House Appropriations Bill Would Lift FCC Advertising Ban

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WASHINGTON – Advertising opportunities for legal cannabis businesses could expand exponentially if a policy rider to the fiscal-year 2023 federal budget remains intact.

Verbiage in the Financial Services and General Government appropriations bill advanced by the House Appropriations Committee would prevent the Federal Communications Commission (FCC) from using appropriated funds to act against broadcasters that accept cannabis ads from licensed businesses in legal states.


The mechanism is similar to that used in the Rohrabacher-Blumenauer amendment to the annual federal budget, which since 2001 has prohibited the Department of Justice from using its funds to interfere with the implementation of state cannabis laws.

National Association of Broadcasters spokesperson Alex Siciliano called the move “a long overdue step” to put radio and television stations on equal footing with websites, streaming media, print publications, and out-of-home advertising companies. None of the latter group is regulated by the FCC, which currently has the power to deny license renewals, revoke licenses, or nix a station sale if a broadcaster accepts advertising for products or services that are federally illegal.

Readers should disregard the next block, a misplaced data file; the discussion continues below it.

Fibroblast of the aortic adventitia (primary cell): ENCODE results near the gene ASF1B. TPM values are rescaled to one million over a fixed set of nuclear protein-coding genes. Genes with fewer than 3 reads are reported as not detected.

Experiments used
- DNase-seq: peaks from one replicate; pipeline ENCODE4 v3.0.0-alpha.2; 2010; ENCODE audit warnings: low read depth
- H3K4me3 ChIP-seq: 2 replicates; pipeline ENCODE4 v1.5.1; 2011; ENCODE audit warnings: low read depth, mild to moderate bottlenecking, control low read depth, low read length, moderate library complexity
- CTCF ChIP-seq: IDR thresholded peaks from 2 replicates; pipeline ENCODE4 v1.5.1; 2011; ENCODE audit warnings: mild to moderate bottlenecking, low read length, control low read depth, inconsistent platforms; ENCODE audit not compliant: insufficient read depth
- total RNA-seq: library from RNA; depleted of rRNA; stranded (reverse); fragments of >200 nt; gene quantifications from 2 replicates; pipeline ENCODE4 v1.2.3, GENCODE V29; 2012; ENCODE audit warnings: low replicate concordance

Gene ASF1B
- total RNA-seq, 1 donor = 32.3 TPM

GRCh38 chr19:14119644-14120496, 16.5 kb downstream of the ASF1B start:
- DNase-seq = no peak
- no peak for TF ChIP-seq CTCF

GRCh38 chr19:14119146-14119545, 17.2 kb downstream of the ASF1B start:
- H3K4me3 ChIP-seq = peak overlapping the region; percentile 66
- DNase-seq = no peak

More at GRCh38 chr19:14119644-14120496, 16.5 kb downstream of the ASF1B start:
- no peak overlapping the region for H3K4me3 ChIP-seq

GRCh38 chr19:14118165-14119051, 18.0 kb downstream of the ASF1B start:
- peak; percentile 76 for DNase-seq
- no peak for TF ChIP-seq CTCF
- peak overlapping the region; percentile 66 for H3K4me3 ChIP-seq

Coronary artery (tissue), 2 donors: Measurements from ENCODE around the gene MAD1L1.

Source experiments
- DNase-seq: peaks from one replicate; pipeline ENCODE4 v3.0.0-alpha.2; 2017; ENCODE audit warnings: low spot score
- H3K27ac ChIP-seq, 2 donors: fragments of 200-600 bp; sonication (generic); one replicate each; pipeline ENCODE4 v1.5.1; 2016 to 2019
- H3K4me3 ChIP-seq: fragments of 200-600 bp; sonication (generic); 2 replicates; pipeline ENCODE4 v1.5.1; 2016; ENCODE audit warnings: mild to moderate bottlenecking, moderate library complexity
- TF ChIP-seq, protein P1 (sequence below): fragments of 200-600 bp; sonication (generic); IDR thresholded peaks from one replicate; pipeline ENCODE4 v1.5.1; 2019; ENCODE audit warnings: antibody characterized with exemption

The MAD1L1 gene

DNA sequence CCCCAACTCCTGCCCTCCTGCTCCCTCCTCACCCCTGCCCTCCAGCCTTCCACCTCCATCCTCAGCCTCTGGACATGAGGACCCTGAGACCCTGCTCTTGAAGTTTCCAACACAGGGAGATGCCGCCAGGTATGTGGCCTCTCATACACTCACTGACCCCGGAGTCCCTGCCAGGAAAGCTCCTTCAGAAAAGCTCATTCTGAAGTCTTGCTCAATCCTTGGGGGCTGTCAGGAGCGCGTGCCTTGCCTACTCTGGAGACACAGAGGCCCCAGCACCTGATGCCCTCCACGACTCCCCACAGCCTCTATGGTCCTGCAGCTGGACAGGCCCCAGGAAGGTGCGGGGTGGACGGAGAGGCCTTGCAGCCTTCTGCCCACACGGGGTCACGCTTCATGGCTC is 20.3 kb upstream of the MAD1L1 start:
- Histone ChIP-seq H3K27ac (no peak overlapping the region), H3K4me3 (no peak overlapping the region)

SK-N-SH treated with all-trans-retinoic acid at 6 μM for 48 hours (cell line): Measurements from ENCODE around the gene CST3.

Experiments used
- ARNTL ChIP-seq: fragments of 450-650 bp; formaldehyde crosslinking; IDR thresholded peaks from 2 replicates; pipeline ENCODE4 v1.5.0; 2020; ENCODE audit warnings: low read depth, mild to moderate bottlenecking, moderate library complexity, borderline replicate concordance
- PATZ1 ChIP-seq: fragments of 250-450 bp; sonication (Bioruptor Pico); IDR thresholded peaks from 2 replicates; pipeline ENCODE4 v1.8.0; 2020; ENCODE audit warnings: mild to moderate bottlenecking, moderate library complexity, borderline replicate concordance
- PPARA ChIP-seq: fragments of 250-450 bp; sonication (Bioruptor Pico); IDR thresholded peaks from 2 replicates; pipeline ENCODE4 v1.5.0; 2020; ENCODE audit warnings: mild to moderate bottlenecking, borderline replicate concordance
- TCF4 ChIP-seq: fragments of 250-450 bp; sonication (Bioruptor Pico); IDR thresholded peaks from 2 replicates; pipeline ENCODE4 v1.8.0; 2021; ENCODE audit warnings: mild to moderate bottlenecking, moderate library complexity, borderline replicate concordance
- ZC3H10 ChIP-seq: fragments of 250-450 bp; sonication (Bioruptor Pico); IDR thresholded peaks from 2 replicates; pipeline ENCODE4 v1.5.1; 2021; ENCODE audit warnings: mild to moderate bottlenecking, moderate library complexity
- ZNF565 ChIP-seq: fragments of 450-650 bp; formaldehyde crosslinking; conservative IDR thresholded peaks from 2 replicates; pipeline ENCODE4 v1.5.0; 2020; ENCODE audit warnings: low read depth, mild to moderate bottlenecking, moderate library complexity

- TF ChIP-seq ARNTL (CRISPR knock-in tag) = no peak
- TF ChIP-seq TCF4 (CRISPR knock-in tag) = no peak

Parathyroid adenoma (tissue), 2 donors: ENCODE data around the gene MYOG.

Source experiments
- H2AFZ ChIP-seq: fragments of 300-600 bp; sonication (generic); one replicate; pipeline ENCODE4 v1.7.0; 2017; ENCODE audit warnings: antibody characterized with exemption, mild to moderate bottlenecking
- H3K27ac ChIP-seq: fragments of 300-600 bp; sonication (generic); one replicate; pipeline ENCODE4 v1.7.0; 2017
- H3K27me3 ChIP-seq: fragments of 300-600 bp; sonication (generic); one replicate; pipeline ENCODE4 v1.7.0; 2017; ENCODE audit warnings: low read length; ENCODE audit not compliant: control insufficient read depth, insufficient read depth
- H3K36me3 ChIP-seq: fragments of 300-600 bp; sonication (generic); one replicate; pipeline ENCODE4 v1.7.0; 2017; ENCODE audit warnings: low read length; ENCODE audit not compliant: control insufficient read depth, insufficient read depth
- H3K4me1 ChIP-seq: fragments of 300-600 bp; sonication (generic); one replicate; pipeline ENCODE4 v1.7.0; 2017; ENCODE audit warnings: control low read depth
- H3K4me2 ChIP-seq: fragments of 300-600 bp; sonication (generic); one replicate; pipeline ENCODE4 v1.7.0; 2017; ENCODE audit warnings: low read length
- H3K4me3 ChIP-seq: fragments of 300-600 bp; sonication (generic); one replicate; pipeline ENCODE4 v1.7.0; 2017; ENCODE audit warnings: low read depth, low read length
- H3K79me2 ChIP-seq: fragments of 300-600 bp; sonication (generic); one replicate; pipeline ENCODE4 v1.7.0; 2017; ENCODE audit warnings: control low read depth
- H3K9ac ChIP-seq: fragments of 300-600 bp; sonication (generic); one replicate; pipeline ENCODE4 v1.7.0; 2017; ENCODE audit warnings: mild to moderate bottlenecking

There is no guarantee the rider will remain part of the budget bill. The SAFE Banking Act, which would prohibit federal regulators from interfering with financial institutions that accept cannabis clients, was excised from a larger bipartisan commerce bill only weeks before the Appropriations Committee submitted its proposed budget.

The federal fiscal year begins October 1.